Spring Grove defeats Gettysburg, 58-43, to claim District 3 5-A championship
Three games into this season, after a road win vs. Central York, Troy Sowers suggested his young Spring Grove team had the talent to achieve a lot this season, but only if the Rockets did the work required.
Spring Grove set a pair of lofty goals — win the York-Adams League Division I and District 3 Class 5-A titles. Two months after its first big win vs. Central, the Rockets have realized their potential by achieving both goals.
On its home floor, No. 2 seed Spring Grove (20-2) defeated No. 5 seed Gettysburg (19-3), 58-43 on Friday night, to claim the District 3 5-A championship and a spot in the state playoffs. It's the first district title in program history.
“We believed. We knew that we weren’t ready at the beginning of the season, but we knew that if we worked our ceiling was very high,” Sowers said. “We knew we had the pieces … I’m just proud their hard work and sacrifice paid off.”
One of those pieces that played a major role in the victory was freshman Laila Campbell. The 6-foot tall forward scored a game-high 24 points and was dominant for the Rockets all game.
Campbell scored the first five points of the game and added rebounds, key passes and the ability to bring the ball up the floor under pressure. Sowers credited Campbell’s drive to improve for her ability to come through with a clutch performance despite her young age.
“She just works,” Sowers said. “She works and works and works and she’s really never satisfied. I was talking to her dad (assistant coach Brian Campbell), and he told me: ‘She’s never excited, she just wants to keep working. I told him, ‘If we win tonight she better be excited.’”
Game was close for most of the night: Although the game ended with a comfortable margin, Campbell and her teammates had to hold their excitement for most of the contest. After a slow start, the teams traded baskets for most of the night and the Rockets’ lead didn’t climb higher than six points until the fourth quarter.
Campbell started the fourth with four points and pushed Spring Grove’s lead to eight within a minute. Gettysburg tried to keep the game close with a 3-pointer in response from junior Skye Shepherd, but it wasn’t enough.
Gettysburg junior Anne Bair carried the Warrior’ offense for the first three quarters, but was shut down in the final eight minutes. The Y-A D-II Player of the Year led her team with 13 points and created most of the scoring chances for her teammates, as well.
On the other side, Y-A D-I Player of the Year Ella Kale only needed one 3-pointer in the fourth quarter to help her Spring Grove team clinch the win. Kale finished with 14 points and did most of her damage in the second and third quarters with nine points after the Rockets’ offense got going.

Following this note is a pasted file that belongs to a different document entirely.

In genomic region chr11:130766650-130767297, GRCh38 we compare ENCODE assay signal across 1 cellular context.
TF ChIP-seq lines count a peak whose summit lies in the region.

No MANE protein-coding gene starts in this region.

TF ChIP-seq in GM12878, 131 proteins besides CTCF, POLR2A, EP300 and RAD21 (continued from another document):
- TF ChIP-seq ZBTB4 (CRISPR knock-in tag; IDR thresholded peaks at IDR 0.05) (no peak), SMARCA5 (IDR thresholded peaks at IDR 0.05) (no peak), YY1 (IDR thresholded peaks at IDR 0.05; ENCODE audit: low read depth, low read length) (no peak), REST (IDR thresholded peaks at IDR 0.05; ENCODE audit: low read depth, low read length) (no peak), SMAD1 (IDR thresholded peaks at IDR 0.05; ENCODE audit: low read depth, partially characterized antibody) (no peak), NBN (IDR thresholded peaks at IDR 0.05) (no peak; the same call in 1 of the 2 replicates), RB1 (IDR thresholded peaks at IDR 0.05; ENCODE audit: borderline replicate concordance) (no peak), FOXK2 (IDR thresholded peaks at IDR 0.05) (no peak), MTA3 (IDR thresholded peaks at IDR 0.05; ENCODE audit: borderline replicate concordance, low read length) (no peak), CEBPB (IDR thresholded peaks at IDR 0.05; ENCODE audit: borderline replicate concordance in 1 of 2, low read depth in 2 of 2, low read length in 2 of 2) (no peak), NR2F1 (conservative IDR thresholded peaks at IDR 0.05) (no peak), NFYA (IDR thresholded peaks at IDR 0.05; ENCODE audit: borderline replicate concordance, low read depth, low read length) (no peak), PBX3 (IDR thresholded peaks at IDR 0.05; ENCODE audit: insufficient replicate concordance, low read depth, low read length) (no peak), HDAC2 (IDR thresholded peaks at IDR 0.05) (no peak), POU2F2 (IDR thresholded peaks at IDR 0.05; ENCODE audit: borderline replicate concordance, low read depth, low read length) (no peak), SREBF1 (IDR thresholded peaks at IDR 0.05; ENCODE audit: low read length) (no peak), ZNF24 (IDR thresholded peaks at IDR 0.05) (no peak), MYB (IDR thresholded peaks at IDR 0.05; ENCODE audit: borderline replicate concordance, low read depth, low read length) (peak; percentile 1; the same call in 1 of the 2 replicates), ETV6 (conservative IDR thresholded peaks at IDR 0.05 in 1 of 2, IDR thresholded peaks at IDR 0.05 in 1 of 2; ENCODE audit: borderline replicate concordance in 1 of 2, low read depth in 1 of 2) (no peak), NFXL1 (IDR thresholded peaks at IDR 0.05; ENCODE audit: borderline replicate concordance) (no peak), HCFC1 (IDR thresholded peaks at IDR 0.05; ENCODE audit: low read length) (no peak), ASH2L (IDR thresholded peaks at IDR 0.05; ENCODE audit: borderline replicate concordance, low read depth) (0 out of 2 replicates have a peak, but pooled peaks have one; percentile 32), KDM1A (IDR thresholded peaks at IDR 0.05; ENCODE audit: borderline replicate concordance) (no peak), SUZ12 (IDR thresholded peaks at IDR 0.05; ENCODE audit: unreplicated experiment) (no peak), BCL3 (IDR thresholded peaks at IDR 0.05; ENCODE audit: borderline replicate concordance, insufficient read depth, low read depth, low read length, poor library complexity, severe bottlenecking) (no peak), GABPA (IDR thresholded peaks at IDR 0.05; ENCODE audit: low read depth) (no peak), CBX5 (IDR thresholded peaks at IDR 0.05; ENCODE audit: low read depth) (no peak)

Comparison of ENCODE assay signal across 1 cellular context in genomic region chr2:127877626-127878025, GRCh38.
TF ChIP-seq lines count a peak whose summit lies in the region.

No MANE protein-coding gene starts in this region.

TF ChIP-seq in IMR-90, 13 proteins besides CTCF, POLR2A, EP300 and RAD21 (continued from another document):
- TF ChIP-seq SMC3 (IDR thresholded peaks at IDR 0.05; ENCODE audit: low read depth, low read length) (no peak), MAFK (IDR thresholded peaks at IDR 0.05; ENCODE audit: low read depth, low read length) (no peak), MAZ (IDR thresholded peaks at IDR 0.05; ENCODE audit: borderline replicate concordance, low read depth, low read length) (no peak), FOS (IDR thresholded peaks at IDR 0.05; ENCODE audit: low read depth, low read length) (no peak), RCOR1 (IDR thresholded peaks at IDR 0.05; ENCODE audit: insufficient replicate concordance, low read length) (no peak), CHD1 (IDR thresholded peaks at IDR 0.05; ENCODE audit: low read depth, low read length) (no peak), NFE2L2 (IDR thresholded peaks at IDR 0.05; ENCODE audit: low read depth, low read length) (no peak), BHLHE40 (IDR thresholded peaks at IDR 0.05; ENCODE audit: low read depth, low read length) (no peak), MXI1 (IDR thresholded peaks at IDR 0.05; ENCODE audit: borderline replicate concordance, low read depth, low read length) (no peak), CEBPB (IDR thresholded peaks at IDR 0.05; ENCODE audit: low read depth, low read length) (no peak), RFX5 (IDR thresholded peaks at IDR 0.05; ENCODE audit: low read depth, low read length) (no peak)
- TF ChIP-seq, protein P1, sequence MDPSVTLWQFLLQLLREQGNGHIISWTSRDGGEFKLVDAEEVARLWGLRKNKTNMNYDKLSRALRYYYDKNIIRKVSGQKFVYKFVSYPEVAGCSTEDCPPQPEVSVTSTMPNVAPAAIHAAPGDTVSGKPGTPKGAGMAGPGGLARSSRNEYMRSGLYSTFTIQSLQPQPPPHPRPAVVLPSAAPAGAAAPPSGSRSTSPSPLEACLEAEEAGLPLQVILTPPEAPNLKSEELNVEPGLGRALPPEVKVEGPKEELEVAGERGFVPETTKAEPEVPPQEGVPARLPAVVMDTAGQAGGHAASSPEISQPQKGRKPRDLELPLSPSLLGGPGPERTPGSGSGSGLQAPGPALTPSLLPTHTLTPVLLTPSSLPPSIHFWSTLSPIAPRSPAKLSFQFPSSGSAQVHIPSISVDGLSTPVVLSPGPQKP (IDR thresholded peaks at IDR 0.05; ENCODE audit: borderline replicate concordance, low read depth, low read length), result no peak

“I knew that our offense would slowly wear their defense down and we would get what we needed to get,” Kale said. “That’s exactly what happened. We got our shots and we outscored them.”
Spring Grove junior Addyson Wagman and sophomore Leah Kale locked up the win with late free throws as the Warriors were forced to foul. Leah Kale scored 10 points while Wagman added six. Gettysburg junior Camryn Felix scored 12 points.
Time for a break: After Friday's win, Sowers said the players and coaches would get a three-day mental and physical break after a grueling run. The Wednesday-Friday District 3 format was a real challenge for the coaches to prepare for opponents in one day and required seven or eight cups of coffee daily for Sowers to prepare for the playoff games like a college student the night before a final exam.
The PIAA 5-A playoffs begin with the quarterfinals on Saturday, March 20, and following a little rest and relaxation, Sowers and the Rockets will get back on their grind. Spring Grove will open the state playoffs vs. District 6 champion Hollidaysburg (9-5), which earned its PIAA berth with a 56-40 victory over Central Mountain (17-4) on Saturday.
After getting a taste of what their skills can produce in the playoffs, Spring Grove is ready to continue the work that got them one trophy and hope it will lead to another later this month.
“It’s just an unbelievable feeling. I’m just so happy for my coaches. I’m happy for my players,” Sowers said. “Putting the gold medal around your players’ necks is the most emotional, the most rewarding, the most fulfilling thing I’ve done in my 20-some years of coaching. The gold medal is the culmination of sacrifice, effort, blood, sweat, tears and there is nothing like it. There is nothing like it.”
Reach Rob Rose at firstname.lastname@example.org.